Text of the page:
Shakespeare / Delahoyde
Section 1 [H]
Summer 2000 — (May 8 – June 16)
Dr. Michael Delahoyde
Avery Hall 355 — Washington State University
This course will focus partly on Shakespeare plays that you can see performed this summer in the Pacific Northwest (Ashland, U of I, movie theaters, etc.) if you were so inclined. If you’re taking the plunge for the first time, this course will be non-threatening and usually merciful. If you’re “brushing up your Shakespeare,” here is an assortment of mostly greater and some lesser works of the Bard. If you have to teach some Shakespeare every once in a while or “Will” eventually, you’re not alone. If you take this class every summer for the variety of plays, welcome back.
To gain exposure to Renaissance, or Early Modern, thought, poetic craft, and drama by poring over the works of one rather well-known English author.
To increase intellectual maturation and clarification of our own values through examination of ideas and attitudes in literary/cultural contexts and through articulation of these.
To develop skills in verbal analysis and detection of subtlety through reading, discussion, and writing about especially tricky literature.
The Riverside Shakespeare. 2nd ed. Boston: Houghton Mifflin Co., 1997.
A significant part of your life this semester has to become Shakespeare studies. Studying this stuff can be demanding, but at least we’ll be doing it together as a learning community. Because classroom interaction is essential for this to be a valuable experience, more than a few absences will affect your grade regardless of reason. [Alleviation from the strain will be built into the schedule.] Additionally, no late assignments of any sort will be accepted.
I will frequently ask for relatively minor homework assignments to be turned in, designed primarily to stimulate subsequent discussion [although it will arise anyway because the readings are so provocative (i.e., cool)] and to practice conventions for writing about literature. At other times I will ask you to answer questions in writing in class, often ad lib responses to the reading before class discussion begins. Homework assignments and quizzes will receive numerical grades (points) and, although these writings cannot be made up, the final semester totals will be curved if necessary.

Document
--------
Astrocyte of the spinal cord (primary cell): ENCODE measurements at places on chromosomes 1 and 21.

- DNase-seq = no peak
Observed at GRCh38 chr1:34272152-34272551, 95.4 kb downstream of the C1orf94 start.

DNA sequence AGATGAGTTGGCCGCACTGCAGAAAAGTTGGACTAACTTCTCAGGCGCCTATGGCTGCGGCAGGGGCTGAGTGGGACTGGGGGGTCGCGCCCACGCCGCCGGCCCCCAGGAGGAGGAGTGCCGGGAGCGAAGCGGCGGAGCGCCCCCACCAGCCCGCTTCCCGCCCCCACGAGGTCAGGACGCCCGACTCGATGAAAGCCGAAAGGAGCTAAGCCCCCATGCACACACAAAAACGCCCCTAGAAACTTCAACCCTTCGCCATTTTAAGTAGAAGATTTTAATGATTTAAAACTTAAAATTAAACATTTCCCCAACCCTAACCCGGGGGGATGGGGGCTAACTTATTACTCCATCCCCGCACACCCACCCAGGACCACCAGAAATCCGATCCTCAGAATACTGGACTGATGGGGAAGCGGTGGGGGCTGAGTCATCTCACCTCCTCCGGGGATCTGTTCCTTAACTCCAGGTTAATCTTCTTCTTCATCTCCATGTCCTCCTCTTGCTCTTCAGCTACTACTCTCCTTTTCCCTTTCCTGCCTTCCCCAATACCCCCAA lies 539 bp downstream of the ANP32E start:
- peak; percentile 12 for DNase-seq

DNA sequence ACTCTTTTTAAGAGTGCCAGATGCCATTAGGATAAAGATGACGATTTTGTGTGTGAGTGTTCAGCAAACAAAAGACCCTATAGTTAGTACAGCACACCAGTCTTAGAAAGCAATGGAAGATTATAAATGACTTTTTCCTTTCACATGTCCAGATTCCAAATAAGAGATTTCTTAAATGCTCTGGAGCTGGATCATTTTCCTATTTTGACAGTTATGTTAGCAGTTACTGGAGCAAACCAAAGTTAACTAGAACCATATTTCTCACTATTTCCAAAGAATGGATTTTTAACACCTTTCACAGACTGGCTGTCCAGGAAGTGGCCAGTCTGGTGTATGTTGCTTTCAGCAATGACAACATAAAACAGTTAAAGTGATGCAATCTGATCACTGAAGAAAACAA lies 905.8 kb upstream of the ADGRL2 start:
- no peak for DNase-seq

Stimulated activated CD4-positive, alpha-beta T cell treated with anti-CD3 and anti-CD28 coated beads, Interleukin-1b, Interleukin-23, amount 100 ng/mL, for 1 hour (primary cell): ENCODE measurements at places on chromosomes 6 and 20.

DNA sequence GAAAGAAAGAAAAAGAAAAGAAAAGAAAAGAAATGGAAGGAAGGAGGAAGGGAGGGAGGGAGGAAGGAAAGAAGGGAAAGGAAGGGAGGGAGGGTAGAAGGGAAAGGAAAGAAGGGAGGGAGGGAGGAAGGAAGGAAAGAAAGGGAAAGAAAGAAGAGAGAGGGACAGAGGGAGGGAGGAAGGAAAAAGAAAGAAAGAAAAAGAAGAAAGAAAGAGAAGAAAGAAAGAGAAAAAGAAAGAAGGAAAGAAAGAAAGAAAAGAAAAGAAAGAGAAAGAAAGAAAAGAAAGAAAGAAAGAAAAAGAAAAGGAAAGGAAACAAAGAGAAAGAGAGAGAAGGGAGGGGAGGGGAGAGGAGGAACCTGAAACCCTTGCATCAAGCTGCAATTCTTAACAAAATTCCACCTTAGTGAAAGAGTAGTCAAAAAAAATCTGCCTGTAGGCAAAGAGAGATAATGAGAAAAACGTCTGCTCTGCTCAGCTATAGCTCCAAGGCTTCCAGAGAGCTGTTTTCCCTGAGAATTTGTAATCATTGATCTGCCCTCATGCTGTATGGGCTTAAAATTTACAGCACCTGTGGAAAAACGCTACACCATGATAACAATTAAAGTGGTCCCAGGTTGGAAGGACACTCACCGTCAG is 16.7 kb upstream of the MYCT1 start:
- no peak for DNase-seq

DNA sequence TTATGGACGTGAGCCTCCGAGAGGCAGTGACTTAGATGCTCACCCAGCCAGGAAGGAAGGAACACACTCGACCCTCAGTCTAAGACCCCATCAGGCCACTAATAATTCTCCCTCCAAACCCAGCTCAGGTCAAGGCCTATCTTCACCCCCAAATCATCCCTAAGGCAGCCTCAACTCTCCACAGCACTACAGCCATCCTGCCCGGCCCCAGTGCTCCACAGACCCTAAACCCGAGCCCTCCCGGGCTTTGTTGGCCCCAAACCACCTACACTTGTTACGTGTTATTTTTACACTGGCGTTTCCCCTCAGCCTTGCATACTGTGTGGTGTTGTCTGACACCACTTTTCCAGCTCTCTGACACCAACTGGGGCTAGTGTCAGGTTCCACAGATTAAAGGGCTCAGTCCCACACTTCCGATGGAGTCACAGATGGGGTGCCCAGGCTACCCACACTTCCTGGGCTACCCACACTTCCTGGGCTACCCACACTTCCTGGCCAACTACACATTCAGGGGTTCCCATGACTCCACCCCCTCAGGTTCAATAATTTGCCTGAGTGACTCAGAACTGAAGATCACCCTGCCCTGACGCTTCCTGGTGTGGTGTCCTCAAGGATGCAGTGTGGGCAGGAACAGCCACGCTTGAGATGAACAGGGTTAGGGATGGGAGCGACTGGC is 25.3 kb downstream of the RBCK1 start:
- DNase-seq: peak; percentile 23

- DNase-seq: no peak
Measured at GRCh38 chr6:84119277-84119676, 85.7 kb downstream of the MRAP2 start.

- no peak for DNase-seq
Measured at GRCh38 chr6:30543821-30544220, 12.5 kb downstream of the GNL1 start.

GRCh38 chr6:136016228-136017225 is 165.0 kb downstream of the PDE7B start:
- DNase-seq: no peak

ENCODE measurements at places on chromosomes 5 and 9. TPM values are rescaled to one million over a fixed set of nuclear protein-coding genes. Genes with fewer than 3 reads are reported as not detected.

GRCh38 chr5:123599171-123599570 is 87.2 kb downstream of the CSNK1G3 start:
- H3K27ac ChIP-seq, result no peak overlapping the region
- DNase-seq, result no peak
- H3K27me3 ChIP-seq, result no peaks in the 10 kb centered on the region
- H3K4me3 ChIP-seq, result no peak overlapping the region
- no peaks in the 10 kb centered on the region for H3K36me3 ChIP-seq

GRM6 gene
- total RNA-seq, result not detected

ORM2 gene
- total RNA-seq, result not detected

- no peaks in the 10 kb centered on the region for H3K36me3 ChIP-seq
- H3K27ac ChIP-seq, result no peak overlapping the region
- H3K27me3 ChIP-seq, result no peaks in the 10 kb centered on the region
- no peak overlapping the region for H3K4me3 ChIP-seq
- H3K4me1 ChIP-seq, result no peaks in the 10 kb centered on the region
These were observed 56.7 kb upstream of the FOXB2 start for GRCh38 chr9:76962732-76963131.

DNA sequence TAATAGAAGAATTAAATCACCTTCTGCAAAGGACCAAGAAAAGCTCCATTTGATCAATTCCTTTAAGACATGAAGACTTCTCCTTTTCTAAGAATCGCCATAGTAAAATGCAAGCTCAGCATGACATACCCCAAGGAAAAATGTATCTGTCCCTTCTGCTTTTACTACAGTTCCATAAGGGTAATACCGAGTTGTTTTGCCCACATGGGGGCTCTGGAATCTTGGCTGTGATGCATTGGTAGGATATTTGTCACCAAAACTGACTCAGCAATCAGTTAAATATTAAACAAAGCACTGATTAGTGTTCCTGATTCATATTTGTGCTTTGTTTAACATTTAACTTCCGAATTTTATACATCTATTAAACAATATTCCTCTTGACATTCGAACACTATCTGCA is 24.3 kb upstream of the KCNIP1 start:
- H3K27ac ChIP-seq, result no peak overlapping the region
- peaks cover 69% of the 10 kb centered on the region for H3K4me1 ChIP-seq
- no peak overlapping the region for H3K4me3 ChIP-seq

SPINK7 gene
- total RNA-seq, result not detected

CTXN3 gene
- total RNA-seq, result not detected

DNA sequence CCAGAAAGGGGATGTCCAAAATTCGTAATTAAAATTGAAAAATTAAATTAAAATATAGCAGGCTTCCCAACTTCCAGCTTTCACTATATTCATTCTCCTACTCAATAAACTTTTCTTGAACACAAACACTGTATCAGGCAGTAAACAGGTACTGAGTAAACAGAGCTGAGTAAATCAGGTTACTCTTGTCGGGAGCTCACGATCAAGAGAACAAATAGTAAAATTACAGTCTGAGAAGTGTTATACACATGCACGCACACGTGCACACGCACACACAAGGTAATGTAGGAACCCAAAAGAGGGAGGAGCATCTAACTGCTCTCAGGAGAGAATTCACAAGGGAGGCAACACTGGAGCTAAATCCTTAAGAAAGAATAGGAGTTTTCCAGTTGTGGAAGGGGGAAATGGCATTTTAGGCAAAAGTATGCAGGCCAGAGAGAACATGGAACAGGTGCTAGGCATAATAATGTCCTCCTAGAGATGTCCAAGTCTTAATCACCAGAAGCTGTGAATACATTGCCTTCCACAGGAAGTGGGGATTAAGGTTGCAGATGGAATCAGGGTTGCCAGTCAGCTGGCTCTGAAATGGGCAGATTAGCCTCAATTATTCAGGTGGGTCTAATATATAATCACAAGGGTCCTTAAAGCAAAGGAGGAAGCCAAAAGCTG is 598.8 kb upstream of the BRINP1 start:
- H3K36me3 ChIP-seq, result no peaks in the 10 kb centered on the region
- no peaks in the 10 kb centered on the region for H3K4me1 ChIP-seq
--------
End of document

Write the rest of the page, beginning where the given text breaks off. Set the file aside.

The summer-session abbreviated version of a “paper” will be required, but how demanding can I possibly get away with making that?
Your presence will be kindly requested at whatever form of final exam takes place on the last day of class.
Summer 2000 — Delahoyde
May 8 — Introductions
May 9 — Renaissance Sonnets
May 10 — Shakespeare Sonnets
May 11 — To Be Decided
May 12 — To Be Decided
May 15 — Re-Introductions if Necessary
May 16 — The Taming of the Shrew
May 17 — The Taming of the Shrew
May 18 — The Taming of the Shrew
May 19 — Henriad Background
May 22 — Henry V
May 23 — Henry V
May 24 — Henry V
May 25 — Twelfth Night
May 26 — Twelfth Night
May 29 — Memorial Day: No Class
May 30 — Mid-Term Exam
May 31 — Hamlet
June 1 — Hamlet
June 2 — Hamlet
June 5 — Hamlet
June 6 — Hamlet
June 7 — Love’s Labor’s Lost
June 8 — Love’s Labor’s Lost
June 9 — Love’s Labor’s Lost
June 12 — A Midsummer Night’s Dream
June 13 — A Midsummer Night’s Dream
June 14 — A Midsummer Night’s Dream
June 15 — Last Thoughts and Review
June 16 — Final Exam
Dr. Michael Delahoyde, Instructor, Department of English
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This site last updated 3 November 2008.